Cities in the United States are addressing the needs of low-wage workers through fair workweek ordinances. The ordinances seek to help workers in industries like restaurant and retail receive predictable work schedules and pay.

Restaurant and retail workers are typically low-wage earners who find themselves at a disadvantage managing a budget when work and pay are often inconsistent from week to week. Personal obligations, such as child pick-up or medical appointments, become problematic when work cannot be predicted and may come with less than 24 hours’ notice. Securing a second job, which is often required to make ends meet, becomes a challenge under those conditions.

Cities that have recently adopted fair workweek ordinances include Emeryville, California, and New York City, and Oregon recently became the first state to pass this type of legislation, requiring businesses to provide a week’s notice of job schedules and provide a minimum of 10 hours of rest between shifts.

Employers in San Francisco and Seattle have fair workweek rules to follow as well. San Francisco was the first major city to pass an ordinance related to predictable work schedules, though it was specifically related to the care of a family member. It has since added a fair workweek ordinance for retail workers. Seattle passed a similar ordinance last year with a July 1 effective date.

The Opportunity to Work initiative in San Jose doesn’t address schedules but does require employers to offer qualified part-time employees additional hours of work prior to hiring new workers. Most of the fair workweek ordinances also have this requirement.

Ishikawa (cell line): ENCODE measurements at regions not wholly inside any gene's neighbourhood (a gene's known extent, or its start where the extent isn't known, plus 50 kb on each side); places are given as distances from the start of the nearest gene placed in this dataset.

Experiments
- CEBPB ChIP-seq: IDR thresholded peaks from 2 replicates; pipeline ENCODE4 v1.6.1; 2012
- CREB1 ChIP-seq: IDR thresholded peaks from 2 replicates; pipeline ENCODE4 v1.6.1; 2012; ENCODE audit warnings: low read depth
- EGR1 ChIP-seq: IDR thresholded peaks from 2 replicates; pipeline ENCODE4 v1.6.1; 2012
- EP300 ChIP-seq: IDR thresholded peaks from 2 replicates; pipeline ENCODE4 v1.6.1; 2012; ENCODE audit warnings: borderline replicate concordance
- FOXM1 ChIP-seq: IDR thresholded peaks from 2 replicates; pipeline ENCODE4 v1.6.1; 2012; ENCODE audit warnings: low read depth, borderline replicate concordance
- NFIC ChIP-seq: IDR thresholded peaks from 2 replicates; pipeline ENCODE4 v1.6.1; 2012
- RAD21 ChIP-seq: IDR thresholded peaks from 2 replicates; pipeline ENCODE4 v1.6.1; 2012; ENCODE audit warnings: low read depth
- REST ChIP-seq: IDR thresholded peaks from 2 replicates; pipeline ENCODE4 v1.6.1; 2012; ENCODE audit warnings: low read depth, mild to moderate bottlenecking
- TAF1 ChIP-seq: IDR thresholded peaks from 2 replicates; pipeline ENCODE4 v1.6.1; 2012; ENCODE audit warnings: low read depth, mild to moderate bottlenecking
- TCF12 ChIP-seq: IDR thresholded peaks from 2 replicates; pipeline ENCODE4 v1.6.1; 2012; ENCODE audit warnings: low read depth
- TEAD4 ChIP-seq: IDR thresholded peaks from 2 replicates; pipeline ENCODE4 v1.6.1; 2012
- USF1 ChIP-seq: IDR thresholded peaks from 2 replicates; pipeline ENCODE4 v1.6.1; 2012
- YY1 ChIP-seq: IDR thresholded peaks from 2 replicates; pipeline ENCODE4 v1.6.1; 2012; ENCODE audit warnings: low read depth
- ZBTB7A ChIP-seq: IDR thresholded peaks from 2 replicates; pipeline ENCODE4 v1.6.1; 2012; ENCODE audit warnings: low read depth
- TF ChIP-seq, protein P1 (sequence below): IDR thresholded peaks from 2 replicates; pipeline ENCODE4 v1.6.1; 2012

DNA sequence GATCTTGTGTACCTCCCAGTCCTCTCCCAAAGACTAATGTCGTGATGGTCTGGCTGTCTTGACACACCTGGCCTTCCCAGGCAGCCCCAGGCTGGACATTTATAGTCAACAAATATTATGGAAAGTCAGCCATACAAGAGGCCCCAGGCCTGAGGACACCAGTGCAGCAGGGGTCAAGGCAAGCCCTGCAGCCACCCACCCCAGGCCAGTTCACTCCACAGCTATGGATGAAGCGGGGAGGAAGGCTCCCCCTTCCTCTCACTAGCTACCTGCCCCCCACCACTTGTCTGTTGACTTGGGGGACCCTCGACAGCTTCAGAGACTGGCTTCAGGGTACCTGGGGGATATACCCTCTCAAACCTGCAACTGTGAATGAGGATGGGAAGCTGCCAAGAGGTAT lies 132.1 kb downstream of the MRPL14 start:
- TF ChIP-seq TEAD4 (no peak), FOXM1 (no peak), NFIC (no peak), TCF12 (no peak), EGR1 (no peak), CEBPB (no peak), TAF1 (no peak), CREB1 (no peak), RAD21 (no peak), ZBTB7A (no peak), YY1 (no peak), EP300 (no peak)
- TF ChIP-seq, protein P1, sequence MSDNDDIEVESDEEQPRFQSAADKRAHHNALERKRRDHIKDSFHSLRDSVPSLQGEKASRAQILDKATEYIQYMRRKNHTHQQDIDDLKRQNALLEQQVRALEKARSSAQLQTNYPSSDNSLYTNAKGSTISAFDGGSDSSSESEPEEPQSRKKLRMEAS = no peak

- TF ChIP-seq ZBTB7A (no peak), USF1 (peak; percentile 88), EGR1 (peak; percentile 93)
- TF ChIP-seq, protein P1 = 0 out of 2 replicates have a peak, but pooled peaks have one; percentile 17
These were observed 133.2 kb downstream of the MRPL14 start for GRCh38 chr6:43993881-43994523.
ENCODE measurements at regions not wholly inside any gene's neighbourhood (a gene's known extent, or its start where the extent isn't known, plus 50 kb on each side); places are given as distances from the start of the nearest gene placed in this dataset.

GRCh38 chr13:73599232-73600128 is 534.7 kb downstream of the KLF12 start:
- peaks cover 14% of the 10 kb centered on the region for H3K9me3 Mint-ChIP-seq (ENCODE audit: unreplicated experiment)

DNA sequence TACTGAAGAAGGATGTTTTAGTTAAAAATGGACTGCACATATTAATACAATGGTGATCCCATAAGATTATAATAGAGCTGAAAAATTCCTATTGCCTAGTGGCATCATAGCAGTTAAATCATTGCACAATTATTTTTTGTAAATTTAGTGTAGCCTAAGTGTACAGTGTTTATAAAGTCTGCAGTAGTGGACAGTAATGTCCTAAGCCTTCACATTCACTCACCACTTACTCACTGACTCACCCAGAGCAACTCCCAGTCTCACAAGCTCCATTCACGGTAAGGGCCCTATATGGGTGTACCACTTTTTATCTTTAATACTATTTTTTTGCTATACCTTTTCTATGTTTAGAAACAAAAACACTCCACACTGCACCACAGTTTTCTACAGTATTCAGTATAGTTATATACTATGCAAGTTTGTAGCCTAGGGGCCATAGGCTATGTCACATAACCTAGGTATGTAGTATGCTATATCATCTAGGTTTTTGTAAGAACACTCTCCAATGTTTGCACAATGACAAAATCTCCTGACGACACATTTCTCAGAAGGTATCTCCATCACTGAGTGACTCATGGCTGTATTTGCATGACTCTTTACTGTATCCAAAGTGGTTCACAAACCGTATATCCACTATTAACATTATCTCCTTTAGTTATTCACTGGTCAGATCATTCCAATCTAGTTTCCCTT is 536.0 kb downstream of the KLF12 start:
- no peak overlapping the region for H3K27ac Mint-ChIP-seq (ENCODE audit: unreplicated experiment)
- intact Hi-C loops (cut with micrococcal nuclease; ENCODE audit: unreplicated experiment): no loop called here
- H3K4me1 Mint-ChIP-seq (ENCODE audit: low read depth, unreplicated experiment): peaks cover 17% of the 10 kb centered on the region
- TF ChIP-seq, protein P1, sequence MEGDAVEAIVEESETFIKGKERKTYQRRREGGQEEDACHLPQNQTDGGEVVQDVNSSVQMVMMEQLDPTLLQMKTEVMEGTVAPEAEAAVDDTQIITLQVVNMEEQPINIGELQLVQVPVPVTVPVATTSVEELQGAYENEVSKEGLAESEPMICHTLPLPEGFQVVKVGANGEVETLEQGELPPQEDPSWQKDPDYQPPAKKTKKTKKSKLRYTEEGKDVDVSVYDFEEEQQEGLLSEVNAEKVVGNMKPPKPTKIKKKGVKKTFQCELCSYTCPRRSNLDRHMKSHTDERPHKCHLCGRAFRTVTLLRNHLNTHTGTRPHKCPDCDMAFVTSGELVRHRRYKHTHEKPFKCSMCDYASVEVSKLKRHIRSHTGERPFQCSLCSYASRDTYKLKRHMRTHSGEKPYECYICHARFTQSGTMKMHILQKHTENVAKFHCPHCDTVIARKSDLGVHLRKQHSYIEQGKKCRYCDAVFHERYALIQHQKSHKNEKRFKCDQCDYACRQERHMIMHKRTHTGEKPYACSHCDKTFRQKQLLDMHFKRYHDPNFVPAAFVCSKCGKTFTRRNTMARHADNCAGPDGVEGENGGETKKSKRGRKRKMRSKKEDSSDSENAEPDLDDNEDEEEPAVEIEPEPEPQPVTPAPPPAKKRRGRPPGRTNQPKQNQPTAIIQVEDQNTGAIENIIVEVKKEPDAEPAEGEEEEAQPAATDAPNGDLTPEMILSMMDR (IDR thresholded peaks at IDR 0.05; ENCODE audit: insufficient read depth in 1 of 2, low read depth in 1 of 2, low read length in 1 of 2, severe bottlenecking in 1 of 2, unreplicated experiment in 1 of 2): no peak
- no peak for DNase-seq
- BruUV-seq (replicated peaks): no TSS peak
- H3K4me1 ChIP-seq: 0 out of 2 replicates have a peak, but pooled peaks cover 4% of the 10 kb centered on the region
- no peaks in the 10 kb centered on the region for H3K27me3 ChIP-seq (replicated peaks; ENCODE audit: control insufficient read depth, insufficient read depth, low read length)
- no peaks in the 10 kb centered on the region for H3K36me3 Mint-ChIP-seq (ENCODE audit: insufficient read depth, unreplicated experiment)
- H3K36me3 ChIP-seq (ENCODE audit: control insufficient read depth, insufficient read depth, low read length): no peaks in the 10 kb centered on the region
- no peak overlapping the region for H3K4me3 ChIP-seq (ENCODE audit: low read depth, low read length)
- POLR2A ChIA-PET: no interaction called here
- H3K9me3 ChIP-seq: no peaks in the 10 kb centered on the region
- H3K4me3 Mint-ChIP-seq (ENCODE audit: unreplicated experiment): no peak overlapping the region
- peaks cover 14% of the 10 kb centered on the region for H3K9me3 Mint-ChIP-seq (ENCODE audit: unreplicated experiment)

Employers should note that these regulations often include predictability pay which is pay based on an employee’s regular rate of pay provided to an employee when shift changes occur outside the ordinances’ rules. Pay attention to the formulas for calculating the regular rate of pay and the specific circumstances under which this pay is required.

For details, including which employers are covered under each ordinance, check out the city and state websites linked below and consult with an employment attorney to ensure you have accurately interpreted and applied these new workplace regulations.

Effective date Jurisdiction More information
Jan 1, 2014 San Francisco Family Friendly Workplace Ordinance
Oct 3, 2015 San Francisco Formula Retail Employee Rights Ordinances
Mar 13, 2017 San Jose Opportunity to Work
Jul 1, 2017 Emeryville Fair Workweek Ordinance
Jul 1, 2017 Seattle Secure Scheduling
Nov 26, 2017 New York City Fast Food Advance Notice of Work & Schedule Change Premium
Fast Food Employers Offer Work Shifts to Current Employees
Fast Food Ban on Consecutive Shifts
Retail On-call Scheduling & Advance Notice of Work Schedules
Jul 1, 2018 Oregon SB 828 Relating to employee work schedules